One problem with Gatchaman Crowds is that it conforms to the current character stereotypes prevalent in anime, and this is less a show where the characters grow and develop, than it is a show where the usual caricatures are re-affirmed. The biggest problem for me was the main character, Hajime Ichinose, who gets recruited into the Gatchaman team at the start of the show, and through sheer personality changes everything up. She’s a simple, straightforward, single-minded girl, with a slacker attitude, who will consistently do the ‘wrong’ thing, and have it turn out to be right all along. And nothing fazes her. This isn’t a show shy of a little death and destruction, but she seem emotionally disconnected from the whole thing in a way, ‘happy-go-lucky-ing’ her way through the story.
This infuriates the straight, by-the book Gatchaman Sugane, who’s supposed to be her mentor, but winds up being ignored, which pretty much sets his character in stone. The leader of the Gatchaman is Pai-man, who is not a panda, but is cute, opinionated, and cowardly. Joe’s the cool, bad-ass Gatchaman with confidence issues. Utsu-tsu is the quiet, understated, depressed girl stereotype (see Yuki Nagato from The Melancholy of Haruhi Suzumiya), who constantly repeats a catchphrase based on her name, but which meaninglessly gets translated in the subtitles as “Let me get lost-tsu in reverie”. O.D is the effeminate wise-man gay character, and for no particular reason, Rui is a transvestite. And Berg Katze is Grell Sutcliff from Black Butler. I am getting tired of stereotypes, archetypes and clichés in anime, and I really want characters that are unique, that develop and grow, and have a story arc through the series. You don’t get that in Gatchaman Crowds.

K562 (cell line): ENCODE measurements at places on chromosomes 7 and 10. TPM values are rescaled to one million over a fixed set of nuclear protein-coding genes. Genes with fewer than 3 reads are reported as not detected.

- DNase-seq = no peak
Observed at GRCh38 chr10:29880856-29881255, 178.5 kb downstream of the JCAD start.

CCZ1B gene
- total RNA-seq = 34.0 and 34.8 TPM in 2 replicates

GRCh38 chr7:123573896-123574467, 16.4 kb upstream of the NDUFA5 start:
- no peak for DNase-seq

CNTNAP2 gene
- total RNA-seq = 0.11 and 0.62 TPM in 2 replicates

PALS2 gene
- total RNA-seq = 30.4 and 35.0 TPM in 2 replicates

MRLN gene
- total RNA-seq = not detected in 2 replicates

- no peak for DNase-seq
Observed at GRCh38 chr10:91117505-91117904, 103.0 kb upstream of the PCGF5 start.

The second issue is the nichijou phenomenon, the aspect of the everyday, the minutiae of life which have long been de-rigueur in slice of life anime, but is now making its presence felt in other genres as well. It’s normally a good thing, making these anime worlds seem more rounded and well dimensioned, but in Gatchaman Crowds it actually distracts from the main story arc. All sorts of bad things may be happening in the world, but we get half an episode with Hajime’s arts and crafts group making collages, doing origami with Utsu-tsu, little bits of nothing that take the place of story development. I only realised that Berg Katze was a Gatchaman gone bad in a passing comment in an episode after his introduction. It really is the sort of story point that needs to be highlighted, explored, and understood. In Gatchaman Crowds, it always feels as if the important story elements don’t really matter, and I was left with an empty feeling, asking just why these things had happened in the show, and I had no answers.
The final straw might just be the penultimate episode, with the rest of the Gatchaman team issuing forth odes to just how ditzy Hajime had come and changed their respective lives for the better. As a recap half-episode, it might just be the most sugary, schmaltzy anime put to Blu-ray. Incidentally, there is a director’s cut to the final episode, which supposedly ties up some more loose ends, does a better job of explanation, but we in the West have to make do with the broadcast version only.
And despite all this, I want to watch Gatchaman Crowds again. As I said the premise is sound, and it offers the best use of a social network tool as part of a storyline since Eden of the East. You might have to work past the characterisations, and the odd, trivial storytelling choices to get to the meat and bones of the story beneath, but that story does seem like a worthwhile one. Also, in terms of its visual impact, Gatchaman Crowds is a cut above the rest, putting a lot of effort, energy and imagination into its animation. It looks very good indeed on Blu-ray. It’s a solid start from Animatsu, which should get a decent bit of traction from the Gatchaman branding. It’s certainly managed to hit the right notes with its Japanese audience, as the second series, Gatchaman Crowds insight is due this summer. Hopefully it will address all those questions left lingering by this first series.